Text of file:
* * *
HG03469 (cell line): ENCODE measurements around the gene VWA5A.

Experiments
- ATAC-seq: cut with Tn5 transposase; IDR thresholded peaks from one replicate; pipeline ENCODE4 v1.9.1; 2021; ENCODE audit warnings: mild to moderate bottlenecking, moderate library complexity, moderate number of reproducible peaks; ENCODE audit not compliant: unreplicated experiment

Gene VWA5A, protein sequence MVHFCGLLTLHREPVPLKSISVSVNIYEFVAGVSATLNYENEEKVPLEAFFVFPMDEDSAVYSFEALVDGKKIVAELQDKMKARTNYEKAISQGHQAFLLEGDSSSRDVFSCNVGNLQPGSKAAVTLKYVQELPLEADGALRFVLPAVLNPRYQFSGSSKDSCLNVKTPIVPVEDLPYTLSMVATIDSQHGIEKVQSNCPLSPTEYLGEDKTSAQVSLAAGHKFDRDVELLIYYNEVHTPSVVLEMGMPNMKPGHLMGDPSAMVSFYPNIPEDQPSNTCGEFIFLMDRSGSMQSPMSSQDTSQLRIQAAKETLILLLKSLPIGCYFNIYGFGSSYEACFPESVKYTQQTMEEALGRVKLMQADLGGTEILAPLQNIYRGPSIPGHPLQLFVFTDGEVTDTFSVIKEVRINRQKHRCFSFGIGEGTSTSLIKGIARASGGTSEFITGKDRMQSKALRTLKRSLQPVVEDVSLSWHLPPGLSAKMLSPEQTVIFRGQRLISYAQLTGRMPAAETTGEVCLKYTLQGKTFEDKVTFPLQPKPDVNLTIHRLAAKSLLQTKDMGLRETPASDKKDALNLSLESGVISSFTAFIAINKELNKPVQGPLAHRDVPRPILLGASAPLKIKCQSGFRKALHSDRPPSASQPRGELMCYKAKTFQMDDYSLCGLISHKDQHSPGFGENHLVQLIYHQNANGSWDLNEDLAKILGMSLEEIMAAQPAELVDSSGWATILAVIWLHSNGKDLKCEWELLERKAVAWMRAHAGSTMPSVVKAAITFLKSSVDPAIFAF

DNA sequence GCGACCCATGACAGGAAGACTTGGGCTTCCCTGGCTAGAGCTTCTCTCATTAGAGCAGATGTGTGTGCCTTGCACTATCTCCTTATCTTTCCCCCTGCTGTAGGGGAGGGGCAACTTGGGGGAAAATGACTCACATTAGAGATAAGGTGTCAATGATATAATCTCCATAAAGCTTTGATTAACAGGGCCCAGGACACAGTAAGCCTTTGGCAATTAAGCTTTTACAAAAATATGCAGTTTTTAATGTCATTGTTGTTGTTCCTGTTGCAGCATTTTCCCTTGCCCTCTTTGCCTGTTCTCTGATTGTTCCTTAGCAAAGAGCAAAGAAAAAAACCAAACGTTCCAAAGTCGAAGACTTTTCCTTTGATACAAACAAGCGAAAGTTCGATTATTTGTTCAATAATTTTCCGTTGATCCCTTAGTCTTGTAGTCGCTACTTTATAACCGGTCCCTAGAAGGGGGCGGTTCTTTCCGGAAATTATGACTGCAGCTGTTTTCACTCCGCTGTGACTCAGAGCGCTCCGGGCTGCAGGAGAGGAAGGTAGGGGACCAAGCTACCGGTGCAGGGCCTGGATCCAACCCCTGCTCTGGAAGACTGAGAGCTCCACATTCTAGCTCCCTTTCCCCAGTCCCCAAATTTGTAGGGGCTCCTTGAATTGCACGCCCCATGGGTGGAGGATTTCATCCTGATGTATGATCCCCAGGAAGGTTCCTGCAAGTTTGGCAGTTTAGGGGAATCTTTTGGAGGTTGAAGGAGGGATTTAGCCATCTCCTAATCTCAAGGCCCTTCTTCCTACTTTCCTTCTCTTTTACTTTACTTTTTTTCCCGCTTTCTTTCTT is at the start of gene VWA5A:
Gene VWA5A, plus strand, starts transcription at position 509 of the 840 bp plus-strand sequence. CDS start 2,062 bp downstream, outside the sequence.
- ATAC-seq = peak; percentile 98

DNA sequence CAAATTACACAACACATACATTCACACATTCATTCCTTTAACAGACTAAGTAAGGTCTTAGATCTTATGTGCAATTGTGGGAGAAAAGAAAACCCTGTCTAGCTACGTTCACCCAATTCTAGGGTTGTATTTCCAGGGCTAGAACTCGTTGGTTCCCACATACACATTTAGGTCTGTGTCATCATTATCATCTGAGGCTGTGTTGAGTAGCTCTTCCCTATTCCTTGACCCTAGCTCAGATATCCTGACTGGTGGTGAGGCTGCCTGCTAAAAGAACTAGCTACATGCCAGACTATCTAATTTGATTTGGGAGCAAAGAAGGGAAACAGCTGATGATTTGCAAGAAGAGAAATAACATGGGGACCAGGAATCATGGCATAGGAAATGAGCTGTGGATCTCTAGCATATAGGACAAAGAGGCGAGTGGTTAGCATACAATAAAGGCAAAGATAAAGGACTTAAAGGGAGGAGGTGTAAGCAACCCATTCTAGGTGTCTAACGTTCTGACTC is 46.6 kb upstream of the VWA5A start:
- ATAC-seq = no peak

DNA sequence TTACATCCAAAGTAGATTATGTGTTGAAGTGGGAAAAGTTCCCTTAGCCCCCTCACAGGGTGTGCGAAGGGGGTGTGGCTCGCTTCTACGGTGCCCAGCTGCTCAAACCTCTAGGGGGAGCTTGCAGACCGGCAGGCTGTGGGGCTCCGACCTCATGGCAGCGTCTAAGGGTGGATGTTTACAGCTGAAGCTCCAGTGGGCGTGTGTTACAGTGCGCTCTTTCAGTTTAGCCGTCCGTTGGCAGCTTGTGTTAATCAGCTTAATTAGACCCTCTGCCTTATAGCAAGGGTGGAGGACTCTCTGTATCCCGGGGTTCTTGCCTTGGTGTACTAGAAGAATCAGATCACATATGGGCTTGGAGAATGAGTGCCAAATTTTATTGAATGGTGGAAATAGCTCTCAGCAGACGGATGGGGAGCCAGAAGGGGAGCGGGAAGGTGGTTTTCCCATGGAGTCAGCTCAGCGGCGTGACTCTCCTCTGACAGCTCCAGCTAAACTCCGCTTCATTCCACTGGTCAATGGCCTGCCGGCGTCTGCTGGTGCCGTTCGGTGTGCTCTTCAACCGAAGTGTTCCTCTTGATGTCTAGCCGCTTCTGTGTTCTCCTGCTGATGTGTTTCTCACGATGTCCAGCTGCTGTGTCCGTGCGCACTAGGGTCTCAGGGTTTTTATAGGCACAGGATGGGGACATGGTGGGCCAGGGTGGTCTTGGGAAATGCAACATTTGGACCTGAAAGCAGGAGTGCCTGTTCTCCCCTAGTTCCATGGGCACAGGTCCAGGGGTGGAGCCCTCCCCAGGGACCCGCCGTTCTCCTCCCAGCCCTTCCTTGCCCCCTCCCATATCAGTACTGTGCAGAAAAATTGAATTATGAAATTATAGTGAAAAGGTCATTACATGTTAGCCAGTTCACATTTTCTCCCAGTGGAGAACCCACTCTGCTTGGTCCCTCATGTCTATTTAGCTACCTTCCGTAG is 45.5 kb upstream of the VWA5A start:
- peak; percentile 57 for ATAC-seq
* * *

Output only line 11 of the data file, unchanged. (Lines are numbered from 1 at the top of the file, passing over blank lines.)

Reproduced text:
- peak; percentile 57 for ATAC-seq